Floods in India, Bangladesh and Nepal kill 1,200 and leave millions homeless

Authorities say monsoon flooding is one of the worst in region in years 

Chloe Farand
Wednesday 30 August 2017 17:41
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Heavy rains kill thousands and leave millions homeless in India, Bangladesh and Nepal

At least 1,200 people have been killed and millions have been left homeless following devastating floods that have hit India, Bangladesh and Nepal, in one of the worst flooding disasters to have affected the region in years.

International aid agencies said thousands of villages have been cut off by flooding with people being deprived of food and clean water for days.

South Asia suffers from frequent flooding during the monsoon season, which lasts from June to September, but authorities have said this year's floods have been much worse.

In the eastern Indian state of Bihar, the death toll has risen to more than 500, the Straits Times reported, quoting disaster management officials.

The paper said the ongoing floods had so far affected 17 mllion people in India, with thousands sheltered in relief camps.

Anirudh Kumar, a disaster management official in Patna, the capital of Bihar, a poor state known for its mass migration from rural areas to cities, said this year's farming had collapsed because of the floods, which will lead to a further rise in unemployment in the region.

Children row a boat as they pass through damaged houses at a flood-affected village in Morigaon district in the northeastern state of Assam, India.

In the northern state of Uttar Pradesh, reports said more than 100 people had died and 2.5 million have been affected.

In Mumbai, authorities struggled to evacuate people living in the financial capital's low-lying areas as transport links were paralysed and downpours led to water rising up to five feet in some parts of the city.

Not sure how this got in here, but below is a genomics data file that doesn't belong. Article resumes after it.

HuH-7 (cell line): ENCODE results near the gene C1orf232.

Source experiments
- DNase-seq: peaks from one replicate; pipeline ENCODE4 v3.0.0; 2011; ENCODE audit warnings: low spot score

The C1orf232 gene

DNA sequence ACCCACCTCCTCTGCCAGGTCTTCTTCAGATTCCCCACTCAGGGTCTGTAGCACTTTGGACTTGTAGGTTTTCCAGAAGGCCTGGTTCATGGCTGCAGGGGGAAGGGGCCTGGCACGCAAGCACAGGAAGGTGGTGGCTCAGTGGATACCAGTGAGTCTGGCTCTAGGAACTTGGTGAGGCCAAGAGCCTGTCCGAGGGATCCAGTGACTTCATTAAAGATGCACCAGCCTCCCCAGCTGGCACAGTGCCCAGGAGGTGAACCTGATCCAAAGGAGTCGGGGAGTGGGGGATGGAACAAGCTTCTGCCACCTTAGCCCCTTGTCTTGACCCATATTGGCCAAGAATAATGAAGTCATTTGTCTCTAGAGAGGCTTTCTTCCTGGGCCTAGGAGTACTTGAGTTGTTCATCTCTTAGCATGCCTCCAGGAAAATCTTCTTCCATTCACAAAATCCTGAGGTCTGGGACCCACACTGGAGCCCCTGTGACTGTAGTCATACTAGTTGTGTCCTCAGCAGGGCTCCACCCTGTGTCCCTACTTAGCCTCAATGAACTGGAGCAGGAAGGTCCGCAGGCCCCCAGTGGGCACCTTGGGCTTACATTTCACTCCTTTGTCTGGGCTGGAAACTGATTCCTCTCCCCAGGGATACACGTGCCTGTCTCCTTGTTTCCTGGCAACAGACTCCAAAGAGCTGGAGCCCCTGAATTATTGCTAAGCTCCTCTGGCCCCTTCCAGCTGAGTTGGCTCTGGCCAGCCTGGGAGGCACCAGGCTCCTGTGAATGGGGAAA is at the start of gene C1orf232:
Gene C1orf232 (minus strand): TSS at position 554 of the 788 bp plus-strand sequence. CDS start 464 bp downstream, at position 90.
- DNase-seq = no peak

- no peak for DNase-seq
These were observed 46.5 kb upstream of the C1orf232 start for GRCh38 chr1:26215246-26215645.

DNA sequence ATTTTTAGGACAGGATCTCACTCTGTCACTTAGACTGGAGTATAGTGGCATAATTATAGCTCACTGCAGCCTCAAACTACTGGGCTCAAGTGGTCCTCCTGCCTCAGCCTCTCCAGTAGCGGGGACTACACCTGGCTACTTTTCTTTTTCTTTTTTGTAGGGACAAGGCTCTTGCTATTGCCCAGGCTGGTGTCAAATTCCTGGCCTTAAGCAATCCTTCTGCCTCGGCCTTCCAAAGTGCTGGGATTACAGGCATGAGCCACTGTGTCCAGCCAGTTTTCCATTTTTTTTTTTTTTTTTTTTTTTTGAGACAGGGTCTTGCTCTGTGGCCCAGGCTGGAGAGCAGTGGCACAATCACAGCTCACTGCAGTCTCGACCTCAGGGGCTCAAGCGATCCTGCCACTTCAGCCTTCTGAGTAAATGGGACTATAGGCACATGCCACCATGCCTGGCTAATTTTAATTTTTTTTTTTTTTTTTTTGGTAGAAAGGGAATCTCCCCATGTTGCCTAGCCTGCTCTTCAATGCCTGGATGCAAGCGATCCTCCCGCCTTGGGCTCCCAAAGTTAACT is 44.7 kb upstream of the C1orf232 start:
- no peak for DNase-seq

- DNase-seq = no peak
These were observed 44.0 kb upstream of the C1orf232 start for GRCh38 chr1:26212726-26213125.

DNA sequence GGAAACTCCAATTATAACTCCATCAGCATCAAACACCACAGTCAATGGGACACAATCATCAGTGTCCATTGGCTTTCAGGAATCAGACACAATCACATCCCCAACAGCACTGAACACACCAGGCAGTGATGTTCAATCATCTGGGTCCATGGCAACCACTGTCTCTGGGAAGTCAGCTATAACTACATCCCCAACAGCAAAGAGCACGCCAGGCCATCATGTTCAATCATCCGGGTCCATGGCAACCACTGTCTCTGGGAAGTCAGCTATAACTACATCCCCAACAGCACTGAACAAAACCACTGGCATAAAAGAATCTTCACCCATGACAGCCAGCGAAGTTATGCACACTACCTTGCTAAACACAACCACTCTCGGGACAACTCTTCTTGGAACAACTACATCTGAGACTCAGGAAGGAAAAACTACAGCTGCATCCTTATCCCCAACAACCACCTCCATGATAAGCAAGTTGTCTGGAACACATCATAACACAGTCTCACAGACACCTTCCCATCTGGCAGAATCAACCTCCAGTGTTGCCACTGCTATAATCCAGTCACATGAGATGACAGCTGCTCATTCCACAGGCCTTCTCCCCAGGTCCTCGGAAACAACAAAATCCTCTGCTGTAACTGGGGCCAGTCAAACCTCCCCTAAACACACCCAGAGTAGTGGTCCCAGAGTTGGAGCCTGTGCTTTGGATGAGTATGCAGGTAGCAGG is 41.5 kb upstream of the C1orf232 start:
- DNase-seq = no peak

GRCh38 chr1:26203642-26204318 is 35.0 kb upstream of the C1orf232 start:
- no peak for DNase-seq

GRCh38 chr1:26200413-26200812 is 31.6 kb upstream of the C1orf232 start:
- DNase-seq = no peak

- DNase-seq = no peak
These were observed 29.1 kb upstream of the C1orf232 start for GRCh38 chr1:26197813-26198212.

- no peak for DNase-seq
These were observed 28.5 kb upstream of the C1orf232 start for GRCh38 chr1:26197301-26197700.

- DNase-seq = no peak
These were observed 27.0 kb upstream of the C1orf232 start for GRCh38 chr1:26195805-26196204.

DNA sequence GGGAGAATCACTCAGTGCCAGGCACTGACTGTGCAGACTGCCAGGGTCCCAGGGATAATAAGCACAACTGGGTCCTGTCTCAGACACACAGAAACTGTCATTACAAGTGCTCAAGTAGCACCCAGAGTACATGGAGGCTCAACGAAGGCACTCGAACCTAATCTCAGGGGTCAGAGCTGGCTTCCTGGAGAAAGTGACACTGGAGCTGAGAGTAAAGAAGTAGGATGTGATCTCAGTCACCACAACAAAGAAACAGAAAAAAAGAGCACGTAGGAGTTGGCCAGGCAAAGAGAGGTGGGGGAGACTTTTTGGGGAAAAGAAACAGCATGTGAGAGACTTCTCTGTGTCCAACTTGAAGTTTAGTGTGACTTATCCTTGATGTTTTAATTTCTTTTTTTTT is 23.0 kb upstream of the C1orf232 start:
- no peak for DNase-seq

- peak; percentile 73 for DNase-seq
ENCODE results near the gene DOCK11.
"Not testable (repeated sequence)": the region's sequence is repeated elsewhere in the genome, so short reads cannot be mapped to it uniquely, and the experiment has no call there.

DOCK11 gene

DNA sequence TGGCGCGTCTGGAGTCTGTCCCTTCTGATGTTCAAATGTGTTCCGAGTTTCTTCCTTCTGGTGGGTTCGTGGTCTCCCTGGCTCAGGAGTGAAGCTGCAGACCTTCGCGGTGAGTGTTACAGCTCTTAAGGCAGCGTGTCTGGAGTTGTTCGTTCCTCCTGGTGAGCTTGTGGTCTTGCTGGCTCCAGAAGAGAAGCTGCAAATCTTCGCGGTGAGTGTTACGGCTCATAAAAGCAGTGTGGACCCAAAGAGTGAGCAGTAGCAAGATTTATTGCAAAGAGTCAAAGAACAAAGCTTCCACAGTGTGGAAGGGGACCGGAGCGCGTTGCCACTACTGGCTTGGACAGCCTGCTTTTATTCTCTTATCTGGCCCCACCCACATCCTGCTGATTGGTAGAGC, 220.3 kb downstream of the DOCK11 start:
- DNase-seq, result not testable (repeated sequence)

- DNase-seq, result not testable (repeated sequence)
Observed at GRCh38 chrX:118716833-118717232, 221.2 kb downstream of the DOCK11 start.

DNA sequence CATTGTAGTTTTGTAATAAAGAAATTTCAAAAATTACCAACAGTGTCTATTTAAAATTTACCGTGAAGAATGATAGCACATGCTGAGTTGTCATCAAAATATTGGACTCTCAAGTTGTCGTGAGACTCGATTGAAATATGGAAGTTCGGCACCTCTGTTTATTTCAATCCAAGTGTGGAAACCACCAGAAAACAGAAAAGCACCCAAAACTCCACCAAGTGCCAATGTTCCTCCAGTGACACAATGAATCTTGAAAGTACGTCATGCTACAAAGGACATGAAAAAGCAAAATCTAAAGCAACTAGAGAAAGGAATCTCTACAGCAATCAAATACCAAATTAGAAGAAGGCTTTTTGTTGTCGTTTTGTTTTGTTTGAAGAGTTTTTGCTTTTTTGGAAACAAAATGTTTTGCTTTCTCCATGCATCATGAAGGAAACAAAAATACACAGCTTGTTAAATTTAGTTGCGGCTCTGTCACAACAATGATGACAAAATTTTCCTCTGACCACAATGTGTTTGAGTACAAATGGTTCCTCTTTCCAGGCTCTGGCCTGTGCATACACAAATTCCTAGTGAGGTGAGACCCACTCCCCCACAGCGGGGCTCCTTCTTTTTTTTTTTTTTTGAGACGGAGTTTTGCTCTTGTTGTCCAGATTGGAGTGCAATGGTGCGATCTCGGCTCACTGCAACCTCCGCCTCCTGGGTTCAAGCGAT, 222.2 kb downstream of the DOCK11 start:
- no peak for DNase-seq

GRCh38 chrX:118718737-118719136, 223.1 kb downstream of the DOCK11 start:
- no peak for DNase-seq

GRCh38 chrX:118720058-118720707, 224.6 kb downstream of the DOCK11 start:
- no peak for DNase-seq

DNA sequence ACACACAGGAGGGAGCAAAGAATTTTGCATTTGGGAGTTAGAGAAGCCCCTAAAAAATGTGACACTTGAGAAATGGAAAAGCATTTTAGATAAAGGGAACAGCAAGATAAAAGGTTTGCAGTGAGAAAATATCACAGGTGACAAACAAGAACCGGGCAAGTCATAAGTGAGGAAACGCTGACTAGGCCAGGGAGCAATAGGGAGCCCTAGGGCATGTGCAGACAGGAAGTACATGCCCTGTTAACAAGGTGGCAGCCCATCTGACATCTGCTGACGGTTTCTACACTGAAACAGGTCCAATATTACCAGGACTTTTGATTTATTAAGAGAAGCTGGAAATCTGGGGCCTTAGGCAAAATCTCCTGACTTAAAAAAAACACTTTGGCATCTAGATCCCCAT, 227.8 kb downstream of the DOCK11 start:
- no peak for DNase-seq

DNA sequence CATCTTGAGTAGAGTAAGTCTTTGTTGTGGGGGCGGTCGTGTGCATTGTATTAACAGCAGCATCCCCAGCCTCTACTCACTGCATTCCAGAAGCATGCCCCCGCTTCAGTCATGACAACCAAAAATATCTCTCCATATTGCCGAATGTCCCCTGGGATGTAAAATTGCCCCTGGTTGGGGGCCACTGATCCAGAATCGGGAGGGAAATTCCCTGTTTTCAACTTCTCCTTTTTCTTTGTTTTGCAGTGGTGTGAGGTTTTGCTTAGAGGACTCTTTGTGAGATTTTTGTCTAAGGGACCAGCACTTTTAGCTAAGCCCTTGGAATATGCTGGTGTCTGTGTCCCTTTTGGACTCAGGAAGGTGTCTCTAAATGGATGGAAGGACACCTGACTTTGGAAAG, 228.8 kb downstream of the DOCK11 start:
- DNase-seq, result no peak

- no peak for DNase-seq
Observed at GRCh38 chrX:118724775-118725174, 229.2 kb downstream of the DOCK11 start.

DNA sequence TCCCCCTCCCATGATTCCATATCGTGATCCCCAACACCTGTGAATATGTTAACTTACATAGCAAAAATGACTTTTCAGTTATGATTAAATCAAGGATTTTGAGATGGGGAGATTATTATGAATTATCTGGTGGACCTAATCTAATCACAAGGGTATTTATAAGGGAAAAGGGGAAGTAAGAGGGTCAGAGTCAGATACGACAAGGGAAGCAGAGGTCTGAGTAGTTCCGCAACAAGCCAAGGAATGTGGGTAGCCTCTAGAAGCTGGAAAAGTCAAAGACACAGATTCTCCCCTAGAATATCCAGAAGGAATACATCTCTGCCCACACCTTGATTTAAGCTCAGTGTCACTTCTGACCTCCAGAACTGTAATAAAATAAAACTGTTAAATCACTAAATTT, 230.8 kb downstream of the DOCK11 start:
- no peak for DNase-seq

Weather officials are forecasting heavy rains to continue over the next 24 hours and have urged people to stay indoors.

Partially submerged houses are seen at a flood-affected village in Morigaon district in the northeastern state of Assam, India.

In neighbouring Bangladesh, at least 134 have died in monsoon flooding which is believed to have submerged at least a third of the country.

More than 600,000 hectares of farmland have been partially damaged and in excess of 10,000 hectares have been completely washed away, according to the disaster minister.

Bangladesh's economy is dependent on farming and the country lost around a million tonnes of rice in flash floods in April.

"Farmers are left with nothing, not event with clean drinking water," said Matthew Marek, the head of disaster response in Bangladesh for the International Federation of Red Cross and Red Crescent.

A flood victim takes refuge inside a temporary shelter after camping at a safe location in Saptari District, Nepal.

In Nepal, 150 people have been killed and 90,000 homes have been destroyed in what the UN has called the worst flooding incident in the country in a decade.

According to the Red Cross, at least 7.1 million people have been affected in Bangladesh - more than the population of Scotland - and around 1.4 million people have been affected in Nepal.

The disaster comes as headlines have focused on the floods in Houston, Texas, which authorities have described as "unprecedented".

Officials in Texas have said the death toll now stands at 15 in the wake of Hurricane and Tropical Storm Harvey, with thousands forced to flee their homes.

The rise in extreme weather events such as hurricanes and floods have been identified by climate scientists as the hallmark of man-made climate change.

The US has seen two of its worst storms ever, Hurricane Harvey and Hurricane Katrina, in just over a decade.

India's Prime Minister, Narendra Modi, has said climate change and new weather patterns are having "a big negative impact".

Additional reporting by agencies.

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